Fifth Floor Eyes

A compatriot and I at work often stand at the window and look down at Washington Avenue, five stories below, to take a break from our work. Once, when I was a young man, I wrote the following sonnet about a similar situation, watching the kids (women to me then, but we were all kids) walking along the college malls:

Fifth Floor Eyes

With bouncy strides of legs just lightly tanned,
you walk below my watching third floor eyes.
A gentle wind moves silently and dies;
you brush some wayward hair with careless hand.
Your lips, marooned with hasty morning care,
are framing hinted teeth in sudden joy
and move in greeting of some passing boy,
the words sweet notes unheard in summer air.
Your dark sunglasses never flash my way,
and you continue on toward a class,
or maybe to your dorm–I’ll never know.
For sixty stairs is much too far away,
so silently I let you swiftly pass,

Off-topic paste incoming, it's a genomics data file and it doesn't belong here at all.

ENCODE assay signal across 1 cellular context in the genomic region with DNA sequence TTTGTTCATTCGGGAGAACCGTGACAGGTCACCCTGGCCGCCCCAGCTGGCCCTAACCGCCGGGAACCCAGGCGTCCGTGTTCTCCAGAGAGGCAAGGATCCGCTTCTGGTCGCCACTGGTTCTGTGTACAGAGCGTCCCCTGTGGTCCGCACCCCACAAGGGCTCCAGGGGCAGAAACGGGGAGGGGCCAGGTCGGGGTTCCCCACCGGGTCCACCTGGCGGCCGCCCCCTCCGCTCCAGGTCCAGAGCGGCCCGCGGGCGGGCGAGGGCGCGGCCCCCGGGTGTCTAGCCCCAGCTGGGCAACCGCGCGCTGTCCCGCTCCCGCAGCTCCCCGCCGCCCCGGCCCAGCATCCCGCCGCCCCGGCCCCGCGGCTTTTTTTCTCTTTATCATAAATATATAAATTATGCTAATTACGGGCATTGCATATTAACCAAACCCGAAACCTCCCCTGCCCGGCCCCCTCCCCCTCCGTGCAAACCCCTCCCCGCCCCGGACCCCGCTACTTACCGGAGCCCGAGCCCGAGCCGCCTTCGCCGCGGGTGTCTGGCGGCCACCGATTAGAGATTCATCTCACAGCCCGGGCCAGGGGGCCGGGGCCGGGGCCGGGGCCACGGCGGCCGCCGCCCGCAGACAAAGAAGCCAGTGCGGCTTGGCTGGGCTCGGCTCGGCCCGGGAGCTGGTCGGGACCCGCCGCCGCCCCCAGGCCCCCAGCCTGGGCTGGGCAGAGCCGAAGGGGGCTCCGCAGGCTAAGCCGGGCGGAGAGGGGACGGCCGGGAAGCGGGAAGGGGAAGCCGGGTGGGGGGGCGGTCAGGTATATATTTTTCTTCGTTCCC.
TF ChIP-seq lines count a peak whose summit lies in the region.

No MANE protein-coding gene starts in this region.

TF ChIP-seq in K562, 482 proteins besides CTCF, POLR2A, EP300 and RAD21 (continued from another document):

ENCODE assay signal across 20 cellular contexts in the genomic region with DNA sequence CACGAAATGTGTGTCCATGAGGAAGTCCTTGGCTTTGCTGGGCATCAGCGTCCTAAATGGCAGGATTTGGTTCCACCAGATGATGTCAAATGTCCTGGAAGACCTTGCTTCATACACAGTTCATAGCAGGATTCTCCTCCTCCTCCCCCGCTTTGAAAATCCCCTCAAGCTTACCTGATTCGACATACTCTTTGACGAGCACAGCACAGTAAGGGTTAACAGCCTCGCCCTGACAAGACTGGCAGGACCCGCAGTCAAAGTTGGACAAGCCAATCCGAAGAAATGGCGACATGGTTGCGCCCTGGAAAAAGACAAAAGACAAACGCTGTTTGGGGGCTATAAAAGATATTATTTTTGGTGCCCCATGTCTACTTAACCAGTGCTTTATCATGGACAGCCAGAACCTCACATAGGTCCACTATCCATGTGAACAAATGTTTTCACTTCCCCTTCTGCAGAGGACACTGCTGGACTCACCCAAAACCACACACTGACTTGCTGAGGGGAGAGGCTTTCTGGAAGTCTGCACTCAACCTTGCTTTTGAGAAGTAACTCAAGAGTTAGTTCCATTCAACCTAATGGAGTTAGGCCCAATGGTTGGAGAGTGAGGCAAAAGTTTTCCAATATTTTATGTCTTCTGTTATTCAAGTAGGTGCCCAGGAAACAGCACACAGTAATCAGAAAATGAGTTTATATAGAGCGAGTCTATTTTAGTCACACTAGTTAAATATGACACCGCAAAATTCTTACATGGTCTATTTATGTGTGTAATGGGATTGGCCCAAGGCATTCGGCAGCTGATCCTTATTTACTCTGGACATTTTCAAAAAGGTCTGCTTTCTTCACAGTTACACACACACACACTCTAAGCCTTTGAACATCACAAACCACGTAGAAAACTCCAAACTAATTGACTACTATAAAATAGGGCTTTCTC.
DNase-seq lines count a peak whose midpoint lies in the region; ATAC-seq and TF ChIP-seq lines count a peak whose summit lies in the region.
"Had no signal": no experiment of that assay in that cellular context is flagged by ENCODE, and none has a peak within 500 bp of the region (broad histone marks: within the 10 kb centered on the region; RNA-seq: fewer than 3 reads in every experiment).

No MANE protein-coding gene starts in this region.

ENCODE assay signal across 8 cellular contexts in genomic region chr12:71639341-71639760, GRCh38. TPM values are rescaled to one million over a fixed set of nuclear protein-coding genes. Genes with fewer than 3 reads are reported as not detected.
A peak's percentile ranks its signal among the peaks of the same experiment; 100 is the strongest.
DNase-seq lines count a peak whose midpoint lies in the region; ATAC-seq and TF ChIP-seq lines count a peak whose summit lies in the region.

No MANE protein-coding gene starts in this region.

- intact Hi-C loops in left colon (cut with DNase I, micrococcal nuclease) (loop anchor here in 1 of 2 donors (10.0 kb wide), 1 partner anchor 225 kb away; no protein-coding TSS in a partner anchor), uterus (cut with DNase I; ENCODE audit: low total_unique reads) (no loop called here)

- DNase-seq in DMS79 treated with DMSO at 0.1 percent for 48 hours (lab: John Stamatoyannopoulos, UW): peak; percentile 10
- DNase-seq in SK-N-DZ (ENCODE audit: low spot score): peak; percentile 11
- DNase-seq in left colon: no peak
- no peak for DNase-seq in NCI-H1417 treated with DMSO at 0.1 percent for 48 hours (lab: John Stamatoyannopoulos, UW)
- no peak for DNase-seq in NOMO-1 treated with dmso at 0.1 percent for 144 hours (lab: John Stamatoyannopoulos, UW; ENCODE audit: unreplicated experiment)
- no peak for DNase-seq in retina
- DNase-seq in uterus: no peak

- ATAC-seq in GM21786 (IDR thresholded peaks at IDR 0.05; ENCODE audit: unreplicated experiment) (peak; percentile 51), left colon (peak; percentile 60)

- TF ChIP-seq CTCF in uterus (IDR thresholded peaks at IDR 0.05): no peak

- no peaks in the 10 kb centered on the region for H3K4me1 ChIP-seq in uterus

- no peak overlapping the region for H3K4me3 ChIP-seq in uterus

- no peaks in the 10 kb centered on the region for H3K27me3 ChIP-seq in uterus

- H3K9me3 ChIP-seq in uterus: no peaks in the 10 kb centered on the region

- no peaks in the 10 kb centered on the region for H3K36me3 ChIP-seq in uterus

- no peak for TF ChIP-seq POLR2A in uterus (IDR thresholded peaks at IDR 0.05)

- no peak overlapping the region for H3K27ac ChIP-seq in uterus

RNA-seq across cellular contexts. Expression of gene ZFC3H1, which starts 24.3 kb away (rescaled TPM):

invisibly about my way I go.

Whoa, we’ve got subtle allusions to Shelley and Blake in there, don’t we? I am a far distance away from reading those authors in my Romantic Poets classes and whatnot. I published that poem in my 1995 chapbook Deep Blue Shadows. My second chapbook came a year after the first (Unrequited, 1994), and altough I started mocking one up in the late 1990s (Flipside Id), I have yet to finish it.

Flipping through the chapbook, I note that it’s a hastily-composed bit designed when I was restless and worried that I wasn’t going anywhere as a poet. With its contents, I can see why, although in the period of 1996-1997 I would write some of my best work, yet unpublished.

Also, regardless of my merit in structured poetry, much of my free verse is crap. Which is par for that form.